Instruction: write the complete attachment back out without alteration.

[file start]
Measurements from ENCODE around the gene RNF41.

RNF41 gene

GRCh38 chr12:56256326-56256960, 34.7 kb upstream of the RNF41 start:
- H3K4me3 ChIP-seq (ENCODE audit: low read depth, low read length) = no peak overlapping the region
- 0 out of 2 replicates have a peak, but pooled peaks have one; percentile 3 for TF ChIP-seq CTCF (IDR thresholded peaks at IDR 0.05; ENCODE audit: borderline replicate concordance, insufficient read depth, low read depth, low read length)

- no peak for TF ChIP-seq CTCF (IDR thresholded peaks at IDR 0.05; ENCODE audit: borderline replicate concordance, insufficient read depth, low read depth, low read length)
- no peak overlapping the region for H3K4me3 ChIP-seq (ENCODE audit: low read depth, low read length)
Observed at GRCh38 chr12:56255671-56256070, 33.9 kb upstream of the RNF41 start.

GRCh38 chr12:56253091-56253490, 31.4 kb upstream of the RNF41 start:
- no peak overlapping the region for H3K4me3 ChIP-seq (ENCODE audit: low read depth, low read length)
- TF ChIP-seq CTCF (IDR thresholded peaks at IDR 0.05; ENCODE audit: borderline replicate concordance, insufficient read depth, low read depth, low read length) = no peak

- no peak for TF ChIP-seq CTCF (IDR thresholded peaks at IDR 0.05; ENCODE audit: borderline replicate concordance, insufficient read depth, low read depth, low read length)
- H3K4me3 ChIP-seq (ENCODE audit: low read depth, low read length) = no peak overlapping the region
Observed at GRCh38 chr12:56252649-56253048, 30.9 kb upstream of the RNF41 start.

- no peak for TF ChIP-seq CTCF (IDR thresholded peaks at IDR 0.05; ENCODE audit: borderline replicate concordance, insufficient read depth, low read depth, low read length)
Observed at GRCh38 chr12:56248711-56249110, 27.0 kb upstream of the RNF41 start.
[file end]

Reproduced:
Measurements from ENCODE around the gene RNF41.

RNF41 gene

GRCh38 chr12:56256326-56256960, 34.7 kb upstream of the RNF41 start:
- H3K4me3 ChIP-seq (ENCODE audit: low read depth, low read length) = no peak overlapping the region
- 0 out of 2 replicates have a peak, but pooled peaks have one; percentile 3 for TF ChIP-seq CTCF (IDR thresholded peaks at IDR 0.05; ENCODE audit: borderline replicate concordance, insufficient read depth, low read depth, low read length)

- no peak for TF ChIP-seq CTCF (IDR thresholded peaks at IDR 0.05; ENCODE audit: borderline replicate concordance, insufficient read depth, low read depth, low read length)
- no peak overlapping the region for H3K4me3 ChIP-seq (ENCODE audit: low read depth, low read length)
Observed at GRCh38 chr12:56255671-56256070, 33.9 kb upstream of the RNF41 start.

GRCh38 chr12:56253091-56253490, 31.4 kb upstream of the RNF41 start:
- no peak overlapping the region for H3K4me3 ChIP-seq (ENCODE audit: low read depth, low read length)
- TF ChIP-seq CTCF (IDR thresholded peaks at IDR 0.05; ENCODE audit: borderline replicate concordance, insufficient read depth, low read depth, low read length) = no peak

- no peak for TF ChIP-seq CTCF (IDR thresholded peaks at IDR 0.05; ENCODE audit: borderline replicate concordance, insufficient read depth, low read depth, low read length)
- H3K4me3 ChIP-seq (ENCODE audit: low read depth, low read length) = no peak overlapping the region
Observed at GRCh38 chr12:56252649-56253048, 30.9 kb upstream of the RNF41 start.

- no peak for TF ChIP-seq CTCF (IDR thresholded peaks at IDR 0.05; ENCODE audit: borderline replicate concordance, insufficient read depth, low read depth, low read length)
Observed at GRCh38 chr12:56248711-56249110, 27.0 kb upstream of the RNF41 start.